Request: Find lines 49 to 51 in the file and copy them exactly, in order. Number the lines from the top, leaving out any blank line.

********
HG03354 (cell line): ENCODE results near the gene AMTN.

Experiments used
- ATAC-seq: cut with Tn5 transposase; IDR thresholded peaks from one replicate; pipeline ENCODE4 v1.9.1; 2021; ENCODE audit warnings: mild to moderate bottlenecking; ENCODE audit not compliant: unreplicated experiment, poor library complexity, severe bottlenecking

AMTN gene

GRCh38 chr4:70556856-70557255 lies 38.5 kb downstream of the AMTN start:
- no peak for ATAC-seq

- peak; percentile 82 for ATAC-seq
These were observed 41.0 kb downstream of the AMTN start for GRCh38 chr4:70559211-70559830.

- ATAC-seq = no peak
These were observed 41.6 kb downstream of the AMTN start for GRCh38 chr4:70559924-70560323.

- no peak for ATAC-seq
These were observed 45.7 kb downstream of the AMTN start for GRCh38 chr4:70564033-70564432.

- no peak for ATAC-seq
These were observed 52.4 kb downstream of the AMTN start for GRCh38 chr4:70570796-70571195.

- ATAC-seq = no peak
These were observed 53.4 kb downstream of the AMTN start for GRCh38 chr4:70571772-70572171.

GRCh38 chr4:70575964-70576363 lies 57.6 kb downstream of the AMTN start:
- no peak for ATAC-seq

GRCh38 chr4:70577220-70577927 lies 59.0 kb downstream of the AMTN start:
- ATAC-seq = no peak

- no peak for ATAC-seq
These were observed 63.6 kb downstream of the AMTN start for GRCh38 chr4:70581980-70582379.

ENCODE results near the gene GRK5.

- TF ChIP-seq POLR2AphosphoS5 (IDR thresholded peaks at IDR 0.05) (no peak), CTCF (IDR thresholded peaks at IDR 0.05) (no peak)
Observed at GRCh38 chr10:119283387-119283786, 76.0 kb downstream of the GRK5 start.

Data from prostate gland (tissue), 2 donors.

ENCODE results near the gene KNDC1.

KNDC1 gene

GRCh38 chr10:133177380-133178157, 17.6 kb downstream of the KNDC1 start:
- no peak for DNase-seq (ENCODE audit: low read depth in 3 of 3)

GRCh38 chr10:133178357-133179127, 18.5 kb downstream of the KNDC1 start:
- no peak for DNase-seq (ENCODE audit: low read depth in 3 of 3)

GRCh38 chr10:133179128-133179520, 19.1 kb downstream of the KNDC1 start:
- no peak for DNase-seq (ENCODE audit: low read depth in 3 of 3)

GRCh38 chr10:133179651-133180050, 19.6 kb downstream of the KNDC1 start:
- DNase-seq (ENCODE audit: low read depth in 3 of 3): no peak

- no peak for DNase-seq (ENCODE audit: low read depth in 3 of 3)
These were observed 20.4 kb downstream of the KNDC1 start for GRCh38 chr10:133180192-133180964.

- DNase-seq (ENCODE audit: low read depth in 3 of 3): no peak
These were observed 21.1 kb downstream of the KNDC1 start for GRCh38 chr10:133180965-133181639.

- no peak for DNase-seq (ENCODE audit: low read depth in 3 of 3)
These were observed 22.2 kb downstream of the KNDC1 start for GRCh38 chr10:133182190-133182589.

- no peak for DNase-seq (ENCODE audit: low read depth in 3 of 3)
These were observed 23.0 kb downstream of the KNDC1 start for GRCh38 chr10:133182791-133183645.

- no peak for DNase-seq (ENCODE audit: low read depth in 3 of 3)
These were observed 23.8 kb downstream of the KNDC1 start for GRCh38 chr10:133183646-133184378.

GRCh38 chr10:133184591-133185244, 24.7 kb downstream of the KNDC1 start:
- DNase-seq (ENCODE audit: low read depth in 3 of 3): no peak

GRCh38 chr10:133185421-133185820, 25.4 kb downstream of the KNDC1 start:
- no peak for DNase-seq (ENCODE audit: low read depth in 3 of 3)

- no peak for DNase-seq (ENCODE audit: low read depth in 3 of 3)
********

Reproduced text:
GRCh38 chr10:133185421-133185820, 25.4 kb downstream of the KNDC1 start:
- no peak for DNase-seq (ENCODE audit: low read depth in 3 of 3)

- no peak for DNase-seq (ENCODE audit: low read depth in 3 of 3)